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Tommaso Comellato

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+49 89 289-12475
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Experimental Astro-Particle Physics

Courses and Dates

Offered Bachelor’s or Master’s Theses Topics

The P+ spoiler: from minerals to alpha-decay tagging
In the last decade, experiments searching for neutrinoless double-beta decay of 76Ge provided the most stringent limits on the half-life of the process. This was possible thanks to the careful choice of clean materials and very efficient background reduction techniques. The combination of the two allowed to simplify the search for neutrinoless double-beta decay into the search for an energy peak on a null background. This work will focus on one source of background, which is the alpha-decays of radioactive contaminants on the surface of germanium detectors. Such a contamination can occur when detectors are exposed to air, thus Radon, which can deposit its radioactive progeny on their surface. The tagging of these alpha events with small anode detectors has proved to be very efficient; indeed, no events in the alpha peak have survived the analysis cuts in the full dataset of the GERDA experiment, and only a limit for the tagging efficiency has been extracted. In view of the future LEGEND experiment, the “p+ spoiler” setup was designed to build a high statistics sample of alpha decays on the surface of germanium detectors and extract the central value of their tagging efficiency. This is done by exposing detectors to an Autunite mineral, which, containing Uranium, works as a constant Radon emanator. In this thesis, the student will work on the data acquired from a germanium detector which has been “spoiled” for several months. They will be guided to the analysis of its data and to the final extraction of the tagging efficiency of alpha-decays. A background in programming in C/C++ is welcome, but not mandatory. The theses will be carried out at the Chair for astroparticle physics of the Physics Department. Supervision at the Physics Department by Prof. Schönert and Tommaso Commelato. Please contact or for further information. We will organize a dedicated meeting for interested students on Tuesday, February 1, 14:00-16:00. For more information please check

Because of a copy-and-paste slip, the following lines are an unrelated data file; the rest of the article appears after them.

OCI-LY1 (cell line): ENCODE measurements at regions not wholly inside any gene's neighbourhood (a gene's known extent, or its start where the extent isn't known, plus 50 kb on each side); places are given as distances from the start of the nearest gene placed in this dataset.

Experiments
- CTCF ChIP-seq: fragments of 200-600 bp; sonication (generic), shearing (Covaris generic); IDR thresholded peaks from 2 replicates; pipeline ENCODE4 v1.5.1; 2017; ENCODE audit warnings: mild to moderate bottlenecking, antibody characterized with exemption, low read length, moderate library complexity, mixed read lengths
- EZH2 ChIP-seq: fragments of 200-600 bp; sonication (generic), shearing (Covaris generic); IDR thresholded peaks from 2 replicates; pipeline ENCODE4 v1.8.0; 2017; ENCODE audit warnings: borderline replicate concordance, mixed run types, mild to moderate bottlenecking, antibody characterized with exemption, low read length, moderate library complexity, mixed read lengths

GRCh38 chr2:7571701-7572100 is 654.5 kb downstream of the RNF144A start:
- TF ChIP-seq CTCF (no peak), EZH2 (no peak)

suitable as
  • Bachelor’s Thesis Physics
Supervisor: Stefan Schönert
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